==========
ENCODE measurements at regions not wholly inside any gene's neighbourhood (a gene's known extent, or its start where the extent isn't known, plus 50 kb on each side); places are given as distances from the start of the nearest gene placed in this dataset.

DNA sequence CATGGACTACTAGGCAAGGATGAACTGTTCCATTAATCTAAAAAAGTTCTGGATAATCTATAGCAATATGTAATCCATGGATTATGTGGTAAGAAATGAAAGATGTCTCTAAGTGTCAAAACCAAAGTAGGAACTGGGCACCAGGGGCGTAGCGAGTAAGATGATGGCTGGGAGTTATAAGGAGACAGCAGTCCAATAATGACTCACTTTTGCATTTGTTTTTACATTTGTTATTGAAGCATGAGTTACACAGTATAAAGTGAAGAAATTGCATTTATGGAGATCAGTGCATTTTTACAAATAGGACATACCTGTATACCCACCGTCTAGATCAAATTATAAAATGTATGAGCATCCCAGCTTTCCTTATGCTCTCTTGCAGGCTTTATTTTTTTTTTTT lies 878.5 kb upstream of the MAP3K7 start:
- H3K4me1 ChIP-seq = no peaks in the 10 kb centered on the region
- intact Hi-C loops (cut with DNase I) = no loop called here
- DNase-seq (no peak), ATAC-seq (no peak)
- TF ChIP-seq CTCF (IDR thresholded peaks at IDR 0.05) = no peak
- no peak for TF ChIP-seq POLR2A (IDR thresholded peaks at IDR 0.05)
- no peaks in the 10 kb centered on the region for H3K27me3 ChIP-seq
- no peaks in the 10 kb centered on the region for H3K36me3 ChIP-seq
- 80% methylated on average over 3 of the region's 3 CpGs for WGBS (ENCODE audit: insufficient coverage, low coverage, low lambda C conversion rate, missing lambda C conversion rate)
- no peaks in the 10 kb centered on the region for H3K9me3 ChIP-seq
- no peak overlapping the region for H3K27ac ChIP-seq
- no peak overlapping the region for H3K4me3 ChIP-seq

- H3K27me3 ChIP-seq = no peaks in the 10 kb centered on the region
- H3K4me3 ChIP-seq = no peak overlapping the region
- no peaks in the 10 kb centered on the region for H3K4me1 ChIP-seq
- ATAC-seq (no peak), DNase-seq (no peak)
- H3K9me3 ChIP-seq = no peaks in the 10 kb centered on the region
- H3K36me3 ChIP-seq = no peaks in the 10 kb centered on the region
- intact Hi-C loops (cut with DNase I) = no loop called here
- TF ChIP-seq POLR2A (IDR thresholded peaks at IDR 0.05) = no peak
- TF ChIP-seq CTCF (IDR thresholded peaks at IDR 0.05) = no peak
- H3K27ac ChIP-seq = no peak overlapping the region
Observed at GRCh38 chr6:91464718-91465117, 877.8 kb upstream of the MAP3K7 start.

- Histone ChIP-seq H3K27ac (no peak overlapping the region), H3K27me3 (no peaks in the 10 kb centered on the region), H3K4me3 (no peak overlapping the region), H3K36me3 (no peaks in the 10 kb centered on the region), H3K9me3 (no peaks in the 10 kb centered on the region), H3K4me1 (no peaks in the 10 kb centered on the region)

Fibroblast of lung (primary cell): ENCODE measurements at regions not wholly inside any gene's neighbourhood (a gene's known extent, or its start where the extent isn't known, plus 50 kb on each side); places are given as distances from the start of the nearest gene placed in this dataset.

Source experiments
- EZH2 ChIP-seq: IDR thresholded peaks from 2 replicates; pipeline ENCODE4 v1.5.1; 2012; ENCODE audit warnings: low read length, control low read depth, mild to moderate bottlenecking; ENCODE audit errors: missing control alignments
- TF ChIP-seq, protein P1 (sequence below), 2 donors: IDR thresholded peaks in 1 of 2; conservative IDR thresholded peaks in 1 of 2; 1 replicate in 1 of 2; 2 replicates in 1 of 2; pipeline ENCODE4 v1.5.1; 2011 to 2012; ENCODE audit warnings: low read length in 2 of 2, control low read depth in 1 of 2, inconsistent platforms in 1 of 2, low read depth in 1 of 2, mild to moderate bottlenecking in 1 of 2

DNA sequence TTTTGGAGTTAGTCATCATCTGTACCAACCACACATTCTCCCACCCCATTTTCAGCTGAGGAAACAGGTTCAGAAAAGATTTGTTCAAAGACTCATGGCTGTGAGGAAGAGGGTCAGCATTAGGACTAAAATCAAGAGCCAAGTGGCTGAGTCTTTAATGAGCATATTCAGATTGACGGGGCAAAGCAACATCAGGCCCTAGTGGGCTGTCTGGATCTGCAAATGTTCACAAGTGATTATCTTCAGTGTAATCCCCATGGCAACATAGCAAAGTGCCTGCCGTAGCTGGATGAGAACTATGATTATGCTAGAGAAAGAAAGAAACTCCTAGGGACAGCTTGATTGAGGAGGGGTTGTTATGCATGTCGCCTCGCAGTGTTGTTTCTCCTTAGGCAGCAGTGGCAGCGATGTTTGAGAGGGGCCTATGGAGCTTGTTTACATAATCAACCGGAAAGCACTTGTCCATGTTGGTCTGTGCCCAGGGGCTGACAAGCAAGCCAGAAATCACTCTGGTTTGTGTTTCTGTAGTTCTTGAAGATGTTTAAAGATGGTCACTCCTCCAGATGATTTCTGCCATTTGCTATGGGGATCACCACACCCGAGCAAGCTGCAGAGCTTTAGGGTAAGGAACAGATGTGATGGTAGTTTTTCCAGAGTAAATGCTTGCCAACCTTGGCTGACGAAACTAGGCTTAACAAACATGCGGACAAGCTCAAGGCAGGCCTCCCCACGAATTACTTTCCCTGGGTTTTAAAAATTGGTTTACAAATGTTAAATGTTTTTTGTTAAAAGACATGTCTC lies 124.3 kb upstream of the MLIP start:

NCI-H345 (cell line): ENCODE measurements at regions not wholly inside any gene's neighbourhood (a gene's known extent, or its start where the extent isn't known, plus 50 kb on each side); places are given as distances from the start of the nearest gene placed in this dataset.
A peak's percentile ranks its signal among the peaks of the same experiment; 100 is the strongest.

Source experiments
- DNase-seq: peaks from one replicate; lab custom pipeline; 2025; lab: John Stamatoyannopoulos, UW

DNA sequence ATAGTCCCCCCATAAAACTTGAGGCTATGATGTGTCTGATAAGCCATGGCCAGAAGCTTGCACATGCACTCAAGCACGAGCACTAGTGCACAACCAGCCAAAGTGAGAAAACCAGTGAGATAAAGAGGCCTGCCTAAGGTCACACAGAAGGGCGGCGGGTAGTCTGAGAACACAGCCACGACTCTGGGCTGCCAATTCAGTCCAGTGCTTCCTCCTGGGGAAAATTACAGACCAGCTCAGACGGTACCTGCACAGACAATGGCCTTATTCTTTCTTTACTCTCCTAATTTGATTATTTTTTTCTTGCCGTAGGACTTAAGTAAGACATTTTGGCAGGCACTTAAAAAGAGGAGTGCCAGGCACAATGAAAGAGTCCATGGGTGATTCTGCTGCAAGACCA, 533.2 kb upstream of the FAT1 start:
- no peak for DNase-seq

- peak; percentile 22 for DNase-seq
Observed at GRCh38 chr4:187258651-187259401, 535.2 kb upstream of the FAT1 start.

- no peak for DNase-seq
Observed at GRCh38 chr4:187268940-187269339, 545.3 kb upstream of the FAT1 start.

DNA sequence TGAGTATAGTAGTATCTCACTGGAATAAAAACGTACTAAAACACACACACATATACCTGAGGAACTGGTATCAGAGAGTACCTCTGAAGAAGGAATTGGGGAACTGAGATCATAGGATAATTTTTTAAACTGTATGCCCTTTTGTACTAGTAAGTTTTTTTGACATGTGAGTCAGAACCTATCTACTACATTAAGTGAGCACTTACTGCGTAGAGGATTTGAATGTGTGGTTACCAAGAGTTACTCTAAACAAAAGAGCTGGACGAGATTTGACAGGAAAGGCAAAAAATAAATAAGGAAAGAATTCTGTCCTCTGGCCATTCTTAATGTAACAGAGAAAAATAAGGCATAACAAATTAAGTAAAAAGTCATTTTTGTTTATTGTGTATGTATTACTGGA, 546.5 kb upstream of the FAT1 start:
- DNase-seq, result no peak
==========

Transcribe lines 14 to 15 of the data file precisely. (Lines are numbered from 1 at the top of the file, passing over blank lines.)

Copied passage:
- H3K27me3 ChIP-seq = no peaks in the 10 kb centered on the region
- H3K4me3 ChIP-seq = no peak overlapping the region